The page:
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Chinese S-400 systems in LAC force India to rethink air defense

According to the Chief of Defense Staff (CDS), General Bipin Rawat, air defense is becoming more and more complex in light of the proposal to create an air defense theater command. Not only aircraft but also helicopters occupied the airspace heavily. As a result of the ongoing standoff between China and the People’s Liberation Army (PLA) in East Ladakh and the presence of two S-400 squadrons at Hotan and Nyingchi, national security planners are now rethinking their air defense policies. Adding to this complex scenario are armed UAVs, swarm drones, missiles and rockets, which have become stand-alone weapon systems.

Indian forces are expected to receive five squadrons of S-400 systems from Russia starting in December 2021, but the anti-aircraft system can target a fighter 400 kilometers away. As a result, any aircraft that gathers height and aims to shoot down a target becomes a target of the weapon system itself. As a result, the Indian Air Force (IAF) focuses on Hammer air-to-ground missiles as a future weapon since the missile does not need to be launched from a high altitude; instead, it hugs mountain features, zooms up to a height when approaching the target, and destroys it top-down at a 90-degree angle using three different guidance systems in addition to GPS. IAF has already tested the Hammer missile and it is already in its arsenal, with the French offering to work together on the development and production of this long-range weapon.

The air defense system in India is under threat from a technologically advanced adversary in the north. The fundamental question is whether India should invest in more aircraft and helicopters, or stand-alone systems that will decide future wars. The IAF is mandated to have 42 aircraft squadrons, each with 18 aircraft, but it currently has 30 squadrons, with the potential for six more squadrons.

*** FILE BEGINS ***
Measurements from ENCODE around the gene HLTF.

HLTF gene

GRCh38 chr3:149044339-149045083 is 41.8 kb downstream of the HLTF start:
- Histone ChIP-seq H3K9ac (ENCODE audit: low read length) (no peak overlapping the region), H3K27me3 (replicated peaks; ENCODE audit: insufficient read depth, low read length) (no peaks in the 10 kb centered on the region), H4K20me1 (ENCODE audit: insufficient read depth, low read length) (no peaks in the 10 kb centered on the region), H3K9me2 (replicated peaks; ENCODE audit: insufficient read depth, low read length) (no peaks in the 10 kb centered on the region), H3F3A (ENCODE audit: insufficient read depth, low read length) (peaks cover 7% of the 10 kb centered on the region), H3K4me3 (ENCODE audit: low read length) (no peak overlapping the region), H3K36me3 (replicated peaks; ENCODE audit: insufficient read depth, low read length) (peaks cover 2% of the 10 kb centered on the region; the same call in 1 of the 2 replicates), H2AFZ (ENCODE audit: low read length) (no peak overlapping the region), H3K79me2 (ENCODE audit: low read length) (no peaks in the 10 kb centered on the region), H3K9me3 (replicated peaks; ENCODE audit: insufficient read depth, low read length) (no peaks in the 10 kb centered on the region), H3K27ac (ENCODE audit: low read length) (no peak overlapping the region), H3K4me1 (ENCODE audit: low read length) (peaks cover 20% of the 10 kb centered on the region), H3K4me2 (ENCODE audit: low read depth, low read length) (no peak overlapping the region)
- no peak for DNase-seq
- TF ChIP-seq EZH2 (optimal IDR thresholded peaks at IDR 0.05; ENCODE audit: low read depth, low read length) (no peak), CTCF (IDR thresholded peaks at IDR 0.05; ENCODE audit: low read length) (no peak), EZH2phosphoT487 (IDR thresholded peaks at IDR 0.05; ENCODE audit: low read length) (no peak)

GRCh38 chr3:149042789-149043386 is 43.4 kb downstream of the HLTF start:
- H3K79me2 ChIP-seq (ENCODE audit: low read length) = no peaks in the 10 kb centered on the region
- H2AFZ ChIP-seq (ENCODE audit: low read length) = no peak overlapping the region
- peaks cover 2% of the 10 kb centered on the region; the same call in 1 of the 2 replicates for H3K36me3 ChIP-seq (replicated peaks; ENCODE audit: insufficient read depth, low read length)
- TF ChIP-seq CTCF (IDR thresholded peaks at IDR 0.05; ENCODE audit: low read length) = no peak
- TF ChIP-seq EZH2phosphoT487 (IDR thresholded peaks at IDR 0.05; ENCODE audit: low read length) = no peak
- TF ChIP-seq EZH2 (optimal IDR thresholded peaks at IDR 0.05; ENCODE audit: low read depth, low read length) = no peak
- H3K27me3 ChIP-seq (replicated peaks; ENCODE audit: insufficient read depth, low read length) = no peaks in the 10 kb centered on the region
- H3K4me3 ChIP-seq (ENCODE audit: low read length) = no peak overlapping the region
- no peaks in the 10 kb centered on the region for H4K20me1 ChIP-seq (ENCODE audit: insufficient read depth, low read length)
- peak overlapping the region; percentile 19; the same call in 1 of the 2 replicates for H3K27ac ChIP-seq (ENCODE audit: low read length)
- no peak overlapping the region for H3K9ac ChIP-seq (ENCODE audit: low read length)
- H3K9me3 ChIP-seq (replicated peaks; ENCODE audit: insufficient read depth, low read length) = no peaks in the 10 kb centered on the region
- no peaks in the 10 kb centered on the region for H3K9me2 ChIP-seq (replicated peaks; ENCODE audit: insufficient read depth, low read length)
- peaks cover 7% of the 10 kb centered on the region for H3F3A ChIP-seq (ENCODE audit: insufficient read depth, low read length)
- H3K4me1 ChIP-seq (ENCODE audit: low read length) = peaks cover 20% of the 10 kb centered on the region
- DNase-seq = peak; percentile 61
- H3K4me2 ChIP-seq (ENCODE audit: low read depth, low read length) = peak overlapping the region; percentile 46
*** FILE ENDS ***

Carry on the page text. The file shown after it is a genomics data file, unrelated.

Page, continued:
The Rafale can carry out more sorties than a MiG, and the S-400 is an air defense game-changer, so does the IAF really need 42 squadrons? Perhaps the answer lies in raising more armed UAVs, rockets, and missile regiments that can suppress the enemy’s troops and air defenses. It is for these reasons that the Indian military will soon approach the government about acquiring armed Predator drones from the US on a government-to-government basis. Also, the US is offering to train Indian personnel in cybersecurity in light of the vulnerability of Indian defense systems to cyberattacks by adversaries that are acting in India’s interest.

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Long-range missiles are threatening not only aircraft carriers but also air bases and large military cantonments as well. Radars with the long-range capability to detect enemy positions are the way of the future, as well as missiles with rapid response capabilities that can eliminate dangers before they threaten us. In today’s world, China is India’s principal adversary, not Pakistan.



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